A modified revival of an old scam report by Dana Dratch - The same scams are still being used.
We are just days away from spooky-scary Halloween but unfortunately those spooky-scary times are not limited to Halloween, they happen year round especially during the Holiday season. There are people out there who focus all their time and energy on finding ways to scam you out of your hard earned money
Here are eight old scams that keep rearing their ugly head - CONSUMERS BEWARE:
1. The 'Debit/Credit Card security' Scam
Con Artist: Your get an automated call:, live call or email saying suspicious charges have been detected on your credit or debit card and as a result it's been frozen until you call (or click on the link) to reactivate it. Press "1" for a live attendant, who will reinstate your card after "confirming" personal information, such as your name, Social Security number, account number and date of birth.
Criminals playing the odds may even mentioning your actual bank by name and with today's robo-calling feature, "makes it seem more credible," says Gary K. King, the attorney general of New Mexico.
"They reach out to thousands of people and know that someone will bite," he says.
TIP: When banks freeze a card for suspicious activity, the cardholder usually has to initiate the call, King says. Hang up, and dial the number on the back of your card.
Another way the criminal will try to scam you is by sending a text "alert" from your bank or cellphone company that your account's been frozen. This text also offers a live link. But with a scam, that link leads to a look-alike site that thieves use to harvest personal information, says King.
Consumer: Skip the link, and just log in to your account as usual, he advises.
2: Those Sneaky Phone Charges
Con Artist: Phone bill creeping upward? You could be a victim of "cramming."
Many phone companies allow you to pay for third-party services by having charges added to your phone bill. It's convenient for things you've authorized. But sometimes scammers attempt to have phantom fees added to those bills, says Duane Pozza, an attorney in the financial practices division of the Federal Trade Commission.
The scam gets its name from the fact that third-party operations are "cramming" their bogus charges onto real phone bills.
Consumer: On the bills, unauthorized "fees" can show up as everything from horoscope alerts to ring tones, he says. The charges are often small, anywhere from $1 to $9.99. But small charges are big business. One third-party billing operation had to refund more than $1 million to consumers, as part of a settlement with the FTC, says Pozza. Another settled for a $10.9 million judgment, he says. It is important that you read your bill. If you don't recognize a charge, immediately call your phone company for an explanation and request a refund for anything you didn't authorize. Some phone companies also allow you to block third-party billing. Check with your phone company.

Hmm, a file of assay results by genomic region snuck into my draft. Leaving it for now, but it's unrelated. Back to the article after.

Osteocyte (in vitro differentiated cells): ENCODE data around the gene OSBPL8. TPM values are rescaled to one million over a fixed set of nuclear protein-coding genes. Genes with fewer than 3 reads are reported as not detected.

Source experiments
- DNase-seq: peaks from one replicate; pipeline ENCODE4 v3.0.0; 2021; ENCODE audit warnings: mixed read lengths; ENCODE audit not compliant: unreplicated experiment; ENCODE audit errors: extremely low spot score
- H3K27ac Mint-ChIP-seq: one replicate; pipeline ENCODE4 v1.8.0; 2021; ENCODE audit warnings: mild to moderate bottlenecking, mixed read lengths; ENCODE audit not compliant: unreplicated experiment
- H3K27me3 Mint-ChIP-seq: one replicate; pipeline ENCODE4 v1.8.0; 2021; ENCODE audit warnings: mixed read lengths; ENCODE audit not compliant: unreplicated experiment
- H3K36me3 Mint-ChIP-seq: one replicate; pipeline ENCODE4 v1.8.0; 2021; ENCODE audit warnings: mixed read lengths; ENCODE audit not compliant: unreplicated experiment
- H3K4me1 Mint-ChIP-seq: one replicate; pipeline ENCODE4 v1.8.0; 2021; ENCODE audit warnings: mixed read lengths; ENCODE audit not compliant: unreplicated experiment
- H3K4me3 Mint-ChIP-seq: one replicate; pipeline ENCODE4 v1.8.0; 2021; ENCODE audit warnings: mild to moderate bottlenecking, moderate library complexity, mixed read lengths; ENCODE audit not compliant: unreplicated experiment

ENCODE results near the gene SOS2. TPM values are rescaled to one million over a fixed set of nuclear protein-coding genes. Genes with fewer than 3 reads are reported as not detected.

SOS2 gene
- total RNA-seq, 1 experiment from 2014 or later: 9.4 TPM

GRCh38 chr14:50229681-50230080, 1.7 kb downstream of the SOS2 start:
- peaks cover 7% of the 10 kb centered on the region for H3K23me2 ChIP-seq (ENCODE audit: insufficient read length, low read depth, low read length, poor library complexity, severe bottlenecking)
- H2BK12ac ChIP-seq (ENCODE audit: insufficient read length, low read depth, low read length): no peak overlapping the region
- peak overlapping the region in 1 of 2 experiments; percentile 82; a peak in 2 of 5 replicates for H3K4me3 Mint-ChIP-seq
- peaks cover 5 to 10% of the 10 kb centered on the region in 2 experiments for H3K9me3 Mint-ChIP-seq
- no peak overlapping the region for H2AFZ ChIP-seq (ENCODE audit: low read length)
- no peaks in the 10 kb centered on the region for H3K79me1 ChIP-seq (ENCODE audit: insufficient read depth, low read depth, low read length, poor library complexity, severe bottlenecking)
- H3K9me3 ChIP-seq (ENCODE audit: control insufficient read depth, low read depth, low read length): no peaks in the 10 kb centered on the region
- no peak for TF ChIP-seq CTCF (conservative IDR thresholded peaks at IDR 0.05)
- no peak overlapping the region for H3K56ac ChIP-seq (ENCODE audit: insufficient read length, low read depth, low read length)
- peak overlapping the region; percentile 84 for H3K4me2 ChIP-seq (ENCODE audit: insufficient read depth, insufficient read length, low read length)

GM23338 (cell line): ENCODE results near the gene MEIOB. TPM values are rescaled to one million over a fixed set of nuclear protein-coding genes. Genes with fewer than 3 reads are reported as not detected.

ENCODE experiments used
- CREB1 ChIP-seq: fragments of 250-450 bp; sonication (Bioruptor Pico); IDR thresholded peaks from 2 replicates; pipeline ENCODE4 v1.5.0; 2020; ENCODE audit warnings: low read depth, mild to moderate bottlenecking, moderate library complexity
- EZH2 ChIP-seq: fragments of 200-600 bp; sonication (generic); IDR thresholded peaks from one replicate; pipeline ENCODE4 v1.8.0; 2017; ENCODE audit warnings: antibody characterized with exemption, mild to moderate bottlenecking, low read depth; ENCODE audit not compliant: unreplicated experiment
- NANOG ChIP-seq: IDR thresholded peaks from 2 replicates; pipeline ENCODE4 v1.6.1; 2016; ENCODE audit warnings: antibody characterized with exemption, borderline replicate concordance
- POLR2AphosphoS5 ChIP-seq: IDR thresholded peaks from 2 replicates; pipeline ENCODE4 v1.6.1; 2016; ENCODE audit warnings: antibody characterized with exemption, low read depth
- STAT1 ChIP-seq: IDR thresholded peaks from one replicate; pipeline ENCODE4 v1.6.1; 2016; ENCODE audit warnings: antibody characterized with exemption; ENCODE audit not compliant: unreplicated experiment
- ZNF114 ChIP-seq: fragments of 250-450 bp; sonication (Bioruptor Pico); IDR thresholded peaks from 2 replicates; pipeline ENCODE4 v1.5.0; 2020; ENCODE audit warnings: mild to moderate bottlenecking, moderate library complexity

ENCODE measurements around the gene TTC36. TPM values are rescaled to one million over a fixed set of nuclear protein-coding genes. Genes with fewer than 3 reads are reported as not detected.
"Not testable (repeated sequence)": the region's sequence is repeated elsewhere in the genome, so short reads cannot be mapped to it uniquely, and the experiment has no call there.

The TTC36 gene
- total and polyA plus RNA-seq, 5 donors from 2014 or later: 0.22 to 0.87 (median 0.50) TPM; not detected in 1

Also complain to the FTC. When they find a pattern of "cramming" they can take action, says Pozza.
3: Ransomware and Cryptolocker
Con Artist: Your computer screen freezes displaying an FBI warning banner: Illegal content has been detected, and the computer will remain locked until you pay the fine.
The scam is known as Ransomware, and the notifications "look very official," says Nickolas Savage, assistant special agent in charge of the cybercrime branch of the FBI's Washington, D.C., field office
Depending on the variation, you may see a warning banner from a "government agency" or "software maker." In a different type of attack, known as Cryptolocker, you might simply get a pop-up message demanding a ridiculous ransom in exchange for the encryption key to restore functionality, he says.
The "fine" -- aka ransom -- ranges from about $100 to $300, says Savage.
This scam works when you downloaded something secretly salted with malware, placed there by the criminal to hijack your computer and encrypt your data or operating system, says Savage. Many of us have been victim to computer hijacking.
TIP: Government agencies and private software companies don't lock up computers and assess fines. Also, criminals favor payment via wire transfer or anonymous online payer networks, he says.
Consumer: The best defense is prevention, says Savage. Regularly back up data, download software patches and update anti-virus and anti-malware programs, he says. Avoid illegal downloads, sketchy sites, and live links in email.
If you are (or have already been) hit by this scam, contact the FBI's Internet Crime Complaints Center. "You very well could have the one piece of information" that could help catch the criminals, says Savage.
4: Late Utility Bill
Con Artist: Your utility company calls: You're behind on the bill. Pony up your credit, debit or prepaid card number now, or it gets disconnected. This is a scam, says Rose Chan, a consumer advice counselor for Consumer Action.